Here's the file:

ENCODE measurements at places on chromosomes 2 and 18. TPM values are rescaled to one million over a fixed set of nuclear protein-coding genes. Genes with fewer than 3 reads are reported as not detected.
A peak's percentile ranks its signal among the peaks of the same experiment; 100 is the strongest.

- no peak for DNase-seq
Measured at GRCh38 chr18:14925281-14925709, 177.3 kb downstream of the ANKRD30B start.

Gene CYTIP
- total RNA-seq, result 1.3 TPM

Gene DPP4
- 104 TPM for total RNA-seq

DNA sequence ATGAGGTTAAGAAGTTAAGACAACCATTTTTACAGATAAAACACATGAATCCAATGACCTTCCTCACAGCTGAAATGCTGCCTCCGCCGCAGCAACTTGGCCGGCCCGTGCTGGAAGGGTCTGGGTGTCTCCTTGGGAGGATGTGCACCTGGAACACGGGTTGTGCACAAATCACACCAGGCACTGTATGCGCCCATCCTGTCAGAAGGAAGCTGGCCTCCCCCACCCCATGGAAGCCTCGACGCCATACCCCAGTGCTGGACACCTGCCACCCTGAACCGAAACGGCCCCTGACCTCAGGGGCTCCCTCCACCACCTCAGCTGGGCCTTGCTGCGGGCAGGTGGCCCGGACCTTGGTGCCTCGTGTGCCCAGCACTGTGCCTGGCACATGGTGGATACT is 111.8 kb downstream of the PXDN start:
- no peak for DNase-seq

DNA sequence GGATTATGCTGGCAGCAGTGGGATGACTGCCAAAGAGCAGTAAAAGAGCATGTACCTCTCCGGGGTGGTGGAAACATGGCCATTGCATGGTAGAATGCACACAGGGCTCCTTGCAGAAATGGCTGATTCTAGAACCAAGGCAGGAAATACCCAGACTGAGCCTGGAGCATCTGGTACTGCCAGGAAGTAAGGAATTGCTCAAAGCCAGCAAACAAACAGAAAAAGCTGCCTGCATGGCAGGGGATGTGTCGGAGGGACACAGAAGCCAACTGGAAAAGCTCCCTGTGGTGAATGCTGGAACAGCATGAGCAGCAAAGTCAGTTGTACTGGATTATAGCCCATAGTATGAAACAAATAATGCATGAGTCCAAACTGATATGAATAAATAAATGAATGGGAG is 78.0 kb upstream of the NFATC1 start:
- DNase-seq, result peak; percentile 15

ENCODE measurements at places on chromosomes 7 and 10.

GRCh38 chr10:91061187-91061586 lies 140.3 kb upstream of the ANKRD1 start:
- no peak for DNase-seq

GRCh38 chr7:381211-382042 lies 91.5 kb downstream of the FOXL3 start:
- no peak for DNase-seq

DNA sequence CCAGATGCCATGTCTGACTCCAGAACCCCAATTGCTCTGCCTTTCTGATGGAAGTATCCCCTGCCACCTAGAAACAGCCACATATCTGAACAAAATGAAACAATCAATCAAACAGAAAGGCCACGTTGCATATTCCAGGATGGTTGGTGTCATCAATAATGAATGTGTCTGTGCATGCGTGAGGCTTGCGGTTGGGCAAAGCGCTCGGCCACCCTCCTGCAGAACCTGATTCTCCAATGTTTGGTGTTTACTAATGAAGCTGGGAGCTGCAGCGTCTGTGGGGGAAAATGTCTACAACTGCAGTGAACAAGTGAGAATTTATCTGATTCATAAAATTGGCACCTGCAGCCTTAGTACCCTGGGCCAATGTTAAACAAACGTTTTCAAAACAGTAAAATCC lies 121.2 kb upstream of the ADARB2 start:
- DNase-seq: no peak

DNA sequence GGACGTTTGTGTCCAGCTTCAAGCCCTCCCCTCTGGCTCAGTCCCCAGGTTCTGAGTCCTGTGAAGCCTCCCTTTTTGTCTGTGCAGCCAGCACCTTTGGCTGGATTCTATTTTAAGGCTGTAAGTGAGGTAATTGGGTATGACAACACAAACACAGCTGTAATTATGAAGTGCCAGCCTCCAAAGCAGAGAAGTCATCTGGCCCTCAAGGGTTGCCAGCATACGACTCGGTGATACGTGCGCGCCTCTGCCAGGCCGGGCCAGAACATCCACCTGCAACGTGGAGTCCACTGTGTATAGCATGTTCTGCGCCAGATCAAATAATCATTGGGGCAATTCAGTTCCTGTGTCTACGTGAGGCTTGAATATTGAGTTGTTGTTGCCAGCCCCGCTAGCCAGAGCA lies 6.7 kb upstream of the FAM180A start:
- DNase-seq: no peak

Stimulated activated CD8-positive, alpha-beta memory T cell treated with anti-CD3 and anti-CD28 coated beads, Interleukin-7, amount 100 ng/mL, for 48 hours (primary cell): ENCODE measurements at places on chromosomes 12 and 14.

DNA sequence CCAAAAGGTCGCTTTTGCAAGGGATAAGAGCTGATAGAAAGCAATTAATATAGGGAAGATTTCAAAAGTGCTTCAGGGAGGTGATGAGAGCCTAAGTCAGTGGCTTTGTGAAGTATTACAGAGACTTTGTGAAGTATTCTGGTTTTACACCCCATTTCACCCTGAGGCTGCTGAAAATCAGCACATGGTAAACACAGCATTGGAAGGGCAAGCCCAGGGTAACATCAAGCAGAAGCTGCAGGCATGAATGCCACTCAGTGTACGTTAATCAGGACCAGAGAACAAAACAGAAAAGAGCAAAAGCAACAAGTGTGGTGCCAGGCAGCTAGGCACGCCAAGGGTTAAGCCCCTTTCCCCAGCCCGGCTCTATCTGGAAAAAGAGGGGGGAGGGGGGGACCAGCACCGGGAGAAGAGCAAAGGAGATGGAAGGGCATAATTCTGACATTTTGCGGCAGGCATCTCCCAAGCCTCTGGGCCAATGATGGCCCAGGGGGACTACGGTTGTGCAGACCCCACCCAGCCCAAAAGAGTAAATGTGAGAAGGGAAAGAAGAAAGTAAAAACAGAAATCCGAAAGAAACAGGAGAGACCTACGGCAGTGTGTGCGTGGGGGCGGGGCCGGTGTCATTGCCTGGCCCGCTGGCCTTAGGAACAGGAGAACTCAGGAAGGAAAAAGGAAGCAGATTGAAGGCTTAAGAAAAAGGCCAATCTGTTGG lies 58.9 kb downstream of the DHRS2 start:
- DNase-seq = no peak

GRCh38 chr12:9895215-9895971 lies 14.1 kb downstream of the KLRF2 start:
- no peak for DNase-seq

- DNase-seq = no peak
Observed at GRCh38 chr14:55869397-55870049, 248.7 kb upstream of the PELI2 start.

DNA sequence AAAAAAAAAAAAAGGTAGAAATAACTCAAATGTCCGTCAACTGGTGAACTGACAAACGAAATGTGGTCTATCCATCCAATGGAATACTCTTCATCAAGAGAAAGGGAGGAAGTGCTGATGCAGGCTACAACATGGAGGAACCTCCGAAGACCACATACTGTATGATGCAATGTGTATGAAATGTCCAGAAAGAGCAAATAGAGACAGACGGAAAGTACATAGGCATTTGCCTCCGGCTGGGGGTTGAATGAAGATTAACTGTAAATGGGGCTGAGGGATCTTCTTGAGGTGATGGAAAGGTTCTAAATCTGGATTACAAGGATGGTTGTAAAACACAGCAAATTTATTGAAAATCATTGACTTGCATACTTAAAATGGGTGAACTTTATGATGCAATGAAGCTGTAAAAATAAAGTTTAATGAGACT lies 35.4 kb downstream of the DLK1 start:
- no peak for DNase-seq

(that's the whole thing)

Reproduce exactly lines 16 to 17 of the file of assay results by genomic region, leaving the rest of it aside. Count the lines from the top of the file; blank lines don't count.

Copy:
GRCh38 chr7:381211-382042 lies 91.5 kb downstream of the FOXL3 start:
- no peak for DNase-seq